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Cleopatra hasn't been on the throne of the pharoahs of Egypt very long when Julius Caesar pays a visit. Caesar finds the prospect of romance more tempting than he expected, since Cleopatra is a rare woman who is bright as well as beautiful. And for Cleopatra, a friendly relationship with the most powerful man in the world may pay dividends in the future. Written by
Dale O'Connor <email@example.com>
Among Gabriel Pascal's extravagances was building his own sphinx and having it hauled out into the desert. J. Arthur Rank allowed it because he hoped the picture's success would allow him to make additional historical films. However, it was a box-office failure and caused Rank to scrub Pascal's next project, "The Snow Goose," with a loss of $30,000. See more »
In Caesar's first scene, he appears under a night sky full of clouds and bright stars. The clouds don't move at all and the stars shine bright through them, giving away the fact it's a painted backdrop with lights. Also, very strong shadows exist giving away the use of stage lighting. See more »
Rains a Perfect Caesar in this Magnificent Shavian Spectacle
Cleopatra and Julius Caesar carry on an arch flirtation, while spouting epigrams courtesy of George Bernard Shaw, in this literate, exuberant and thoroughly enjoyable movie. "Caesar and Cleopatra" stands out against the typical British production, which tends to be drab and morose. (Other notable exceptions are the works of Pressberger & Powell, the Korda brothers and Olivier.)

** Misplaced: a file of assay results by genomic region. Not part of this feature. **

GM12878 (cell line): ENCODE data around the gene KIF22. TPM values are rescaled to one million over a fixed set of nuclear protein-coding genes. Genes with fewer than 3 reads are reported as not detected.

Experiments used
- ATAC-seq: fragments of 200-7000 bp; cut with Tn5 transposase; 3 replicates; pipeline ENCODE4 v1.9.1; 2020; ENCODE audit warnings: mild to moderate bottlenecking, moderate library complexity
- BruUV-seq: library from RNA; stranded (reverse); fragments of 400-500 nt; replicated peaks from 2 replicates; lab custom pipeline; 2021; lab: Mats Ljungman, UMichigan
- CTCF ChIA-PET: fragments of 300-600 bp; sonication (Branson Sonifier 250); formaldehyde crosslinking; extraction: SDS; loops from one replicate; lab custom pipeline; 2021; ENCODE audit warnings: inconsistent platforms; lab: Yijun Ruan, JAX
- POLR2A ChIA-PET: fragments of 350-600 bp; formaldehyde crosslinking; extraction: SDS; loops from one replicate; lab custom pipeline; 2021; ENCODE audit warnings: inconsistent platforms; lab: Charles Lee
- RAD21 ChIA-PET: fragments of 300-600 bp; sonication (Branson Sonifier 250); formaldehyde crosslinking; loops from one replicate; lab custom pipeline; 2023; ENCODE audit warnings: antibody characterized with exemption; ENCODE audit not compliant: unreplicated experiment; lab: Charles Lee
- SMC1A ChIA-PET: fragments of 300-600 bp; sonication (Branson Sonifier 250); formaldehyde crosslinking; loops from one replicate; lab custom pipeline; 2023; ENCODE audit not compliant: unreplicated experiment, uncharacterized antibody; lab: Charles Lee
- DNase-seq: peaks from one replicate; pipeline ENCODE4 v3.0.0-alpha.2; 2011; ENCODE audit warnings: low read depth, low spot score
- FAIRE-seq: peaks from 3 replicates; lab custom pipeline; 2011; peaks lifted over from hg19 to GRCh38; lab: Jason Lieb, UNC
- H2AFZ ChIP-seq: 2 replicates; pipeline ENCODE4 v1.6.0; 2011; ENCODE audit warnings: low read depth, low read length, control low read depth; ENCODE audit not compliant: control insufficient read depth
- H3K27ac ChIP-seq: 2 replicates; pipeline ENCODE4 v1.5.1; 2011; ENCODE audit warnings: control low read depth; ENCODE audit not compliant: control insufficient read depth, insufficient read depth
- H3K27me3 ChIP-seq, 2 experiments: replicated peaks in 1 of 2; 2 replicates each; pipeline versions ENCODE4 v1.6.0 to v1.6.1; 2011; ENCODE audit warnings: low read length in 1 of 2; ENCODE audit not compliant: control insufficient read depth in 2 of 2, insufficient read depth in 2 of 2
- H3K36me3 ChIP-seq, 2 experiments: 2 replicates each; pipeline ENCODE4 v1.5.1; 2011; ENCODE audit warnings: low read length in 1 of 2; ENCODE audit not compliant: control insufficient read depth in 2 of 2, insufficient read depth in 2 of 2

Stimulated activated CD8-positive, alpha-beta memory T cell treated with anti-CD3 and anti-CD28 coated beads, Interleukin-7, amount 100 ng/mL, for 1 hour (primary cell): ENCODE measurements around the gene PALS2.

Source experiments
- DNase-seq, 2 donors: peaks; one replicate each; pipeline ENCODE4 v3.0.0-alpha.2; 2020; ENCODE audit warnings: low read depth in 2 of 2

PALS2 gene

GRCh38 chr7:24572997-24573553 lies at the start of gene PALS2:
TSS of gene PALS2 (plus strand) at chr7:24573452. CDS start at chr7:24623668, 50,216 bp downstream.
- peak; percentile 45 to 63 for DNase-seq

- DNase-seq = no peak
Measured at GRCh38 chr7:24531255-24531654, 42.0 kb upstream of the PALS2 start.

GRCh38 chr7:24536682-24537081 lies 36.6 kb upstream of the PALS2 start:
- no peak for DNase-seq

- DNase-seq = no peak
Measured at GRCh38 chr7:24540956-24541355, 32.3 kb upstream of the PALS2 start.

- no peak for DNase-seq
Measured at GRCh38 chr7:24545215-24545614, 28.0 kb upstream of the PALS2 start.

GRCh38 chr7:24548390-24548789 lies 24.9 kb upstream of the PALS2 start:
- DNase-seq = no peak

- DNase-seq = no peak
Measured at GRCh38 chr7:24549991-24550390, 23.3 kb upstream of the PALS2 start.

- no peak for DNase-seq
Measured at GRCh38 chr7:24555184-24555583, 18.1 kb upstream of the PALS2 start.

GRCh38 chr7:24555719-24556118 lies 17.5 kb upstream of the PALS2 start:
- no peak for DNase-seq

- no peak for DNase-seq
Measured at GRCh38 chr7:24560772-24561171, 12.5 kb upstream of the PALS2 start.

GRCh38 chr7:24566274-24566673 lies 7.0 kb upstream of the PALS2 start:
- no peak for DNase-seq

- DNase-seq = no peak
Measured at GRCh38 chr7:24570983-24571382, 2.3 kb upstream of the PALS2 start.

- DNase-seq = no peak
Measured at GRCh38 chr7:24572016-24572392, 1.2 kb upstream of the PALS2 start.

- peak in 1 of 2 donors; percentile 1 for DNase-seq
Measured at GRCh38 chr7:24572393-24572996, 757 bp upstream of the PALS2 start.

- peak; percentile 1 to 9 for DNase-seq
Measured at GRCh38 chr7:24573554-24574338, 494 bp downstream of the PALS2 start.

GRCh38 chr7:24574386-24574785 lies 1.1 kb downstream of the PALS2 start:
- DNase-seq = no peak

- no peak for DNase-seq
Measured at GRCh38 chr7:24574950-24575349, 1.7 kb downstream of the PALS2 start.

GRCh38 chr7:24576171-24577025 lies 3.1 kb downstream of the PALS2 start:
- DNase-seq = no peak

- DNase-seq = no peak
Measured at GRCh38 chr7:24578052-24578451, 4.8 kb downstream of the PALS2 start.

Claude Rains is perfectly cast as the cynical, world-weary and "ready for the knife" Julius Caesar. I'm not sure if it's makeup, or perhaps lighting, but Rains's face looks like it was taken from one of those memorial portraits in the Roman catacombs. In any case, while it may be Caesar's countenance we see, it's Shaw's voice we hear. I love Claude Rains in everything, but there's an intimacy with Rains here that makes "Caesar and Cleopatra" one of my Rains favorites.
And Vivian Leigh. What can I say? Her Cleopatra is Scarlett O'Hara, except that while Scarlett's flirtations were matters of the heart, Cleopatra's were purely matters of state. In the beginning Cleopatra is a sheltered, naive...well, princess. By the end, she has learned well at Caesar's knee and possesses the ruthlessness and guile of statecraft - she is a queen.
Another delight is Stewart Granger's swashbuckling Apollodorus, and Flora Robson has a delicious part as Cleopatra's nursemaid Ftatateeta. Robson is well qualified as a tutor of royalty, having herself played Queen Elizabeth in "Fire over England".
Like another classic British spectacle, "The Four Feathers," "Caesar and Cleopatra" is one of the treasures in my film archive which I view repeatedly alone.
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